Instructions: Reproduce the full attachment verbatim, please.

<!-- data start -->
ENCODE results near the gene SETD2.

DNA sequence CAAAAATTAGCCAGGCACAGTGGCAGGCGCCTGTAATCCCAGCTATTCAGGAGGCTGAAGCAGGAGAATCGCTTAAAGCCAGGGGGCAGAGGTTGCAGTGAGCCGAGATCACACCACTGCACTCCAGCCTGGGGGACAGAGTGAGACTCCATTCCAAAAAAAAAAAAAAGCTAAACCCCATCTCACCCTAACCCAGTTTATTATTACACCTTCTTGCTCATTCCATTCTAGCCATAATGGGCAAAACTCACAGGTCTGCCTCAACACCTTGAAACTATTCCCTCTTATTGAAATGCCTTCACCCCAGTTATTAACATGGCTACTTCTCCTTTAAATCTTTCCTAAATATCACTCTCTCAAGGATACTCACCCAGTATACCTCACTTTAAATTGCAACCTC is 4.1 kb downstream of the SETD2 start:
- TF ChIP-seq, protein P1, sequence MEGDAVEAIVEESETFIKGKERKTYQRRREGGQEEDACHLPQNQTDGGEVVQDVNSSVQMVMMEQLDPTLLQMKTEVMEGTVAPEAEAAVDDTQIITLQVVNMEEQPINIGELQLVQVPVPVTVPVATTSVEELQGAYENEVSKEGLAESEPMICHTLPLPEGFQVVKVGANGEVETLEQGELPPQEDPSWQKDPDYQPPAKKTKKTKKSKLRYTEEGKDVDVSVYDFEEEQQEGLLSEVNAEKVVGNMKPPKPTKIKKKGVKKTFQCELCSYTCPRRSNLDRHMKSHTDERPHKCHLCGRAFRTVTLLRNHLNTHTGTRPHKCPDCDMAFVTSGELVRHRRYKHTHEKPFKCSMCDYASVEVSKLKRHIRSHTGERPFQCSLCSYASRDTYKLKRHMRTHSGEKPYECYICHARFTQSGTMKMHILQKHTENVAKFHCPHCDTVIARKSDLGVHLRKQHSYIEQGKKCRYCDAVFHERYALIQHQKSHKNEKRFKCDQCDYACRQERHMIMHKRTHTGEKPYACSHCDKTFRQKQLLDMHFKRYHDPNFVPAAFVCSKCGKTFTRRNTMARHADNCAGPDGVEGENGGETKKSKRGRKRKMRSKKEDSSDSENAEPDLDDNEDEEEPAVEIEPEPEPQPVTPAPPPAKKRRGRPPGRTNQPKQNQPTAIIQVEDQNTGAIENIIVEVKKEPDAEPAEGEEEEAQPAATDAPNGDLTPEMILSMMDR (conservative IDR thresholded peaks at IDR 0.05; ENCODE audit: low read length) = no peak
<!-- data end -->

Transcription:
ENCODE results near the gene SETD2.

DNA sequence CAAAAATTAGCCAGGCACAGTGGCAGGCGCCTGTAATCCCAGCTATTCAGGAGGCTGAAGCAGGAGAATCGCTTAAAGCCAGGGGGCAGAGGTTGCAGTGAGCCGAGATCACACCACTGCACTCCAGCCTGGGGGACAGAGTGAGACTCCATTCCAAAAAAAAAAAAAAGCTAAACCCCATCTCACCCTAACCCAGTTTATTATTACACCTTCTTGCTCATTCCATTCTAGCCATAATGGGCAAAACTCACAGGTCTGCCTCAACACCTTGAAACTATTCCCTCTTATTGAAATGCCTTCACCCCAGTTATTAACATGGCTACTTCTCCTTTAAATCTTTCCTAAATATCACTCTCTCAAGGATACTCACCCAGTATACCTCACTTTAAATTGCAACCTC is 4.1 kb downstream of the SETD2 start:
- TF ChIP-seq, protein P1, sequence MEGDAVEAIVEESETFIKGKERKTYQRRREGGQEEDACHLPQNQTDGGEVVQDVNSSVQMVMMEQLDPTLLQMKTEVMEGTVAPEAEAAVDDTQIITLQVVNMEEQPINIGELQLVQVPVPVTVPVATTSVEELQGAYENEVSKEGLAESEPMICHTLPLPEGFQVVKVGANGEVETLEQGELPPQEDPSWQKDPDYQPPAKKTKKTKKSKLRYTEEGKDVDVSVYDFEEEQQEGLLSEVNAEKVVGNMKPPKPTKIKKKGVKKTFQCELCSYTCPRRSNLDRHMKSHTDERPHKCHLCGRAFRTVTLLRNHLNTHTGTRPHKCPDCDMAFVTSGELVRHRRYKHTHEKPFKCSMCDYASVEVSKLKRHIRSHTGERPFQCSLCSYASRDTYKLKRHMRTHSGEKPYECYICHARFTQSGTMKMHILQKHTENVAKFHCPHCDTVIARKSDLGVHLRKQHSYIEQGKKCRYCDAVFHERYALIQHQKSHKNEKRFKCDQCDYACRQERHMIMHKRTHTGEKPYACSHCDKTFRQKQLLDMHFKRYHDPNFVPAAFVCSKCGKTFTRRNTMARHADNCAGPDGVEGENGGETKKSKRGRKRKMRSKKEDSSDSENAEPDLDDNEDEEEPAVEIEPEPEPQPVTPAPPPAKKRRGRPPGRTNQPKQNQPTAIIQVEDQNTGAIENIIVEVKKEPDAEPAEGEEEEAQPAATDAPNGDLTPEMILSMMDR (conservative IDR thresholded peaks at IDR 0.05; ENCODE audit: low read length) = no peak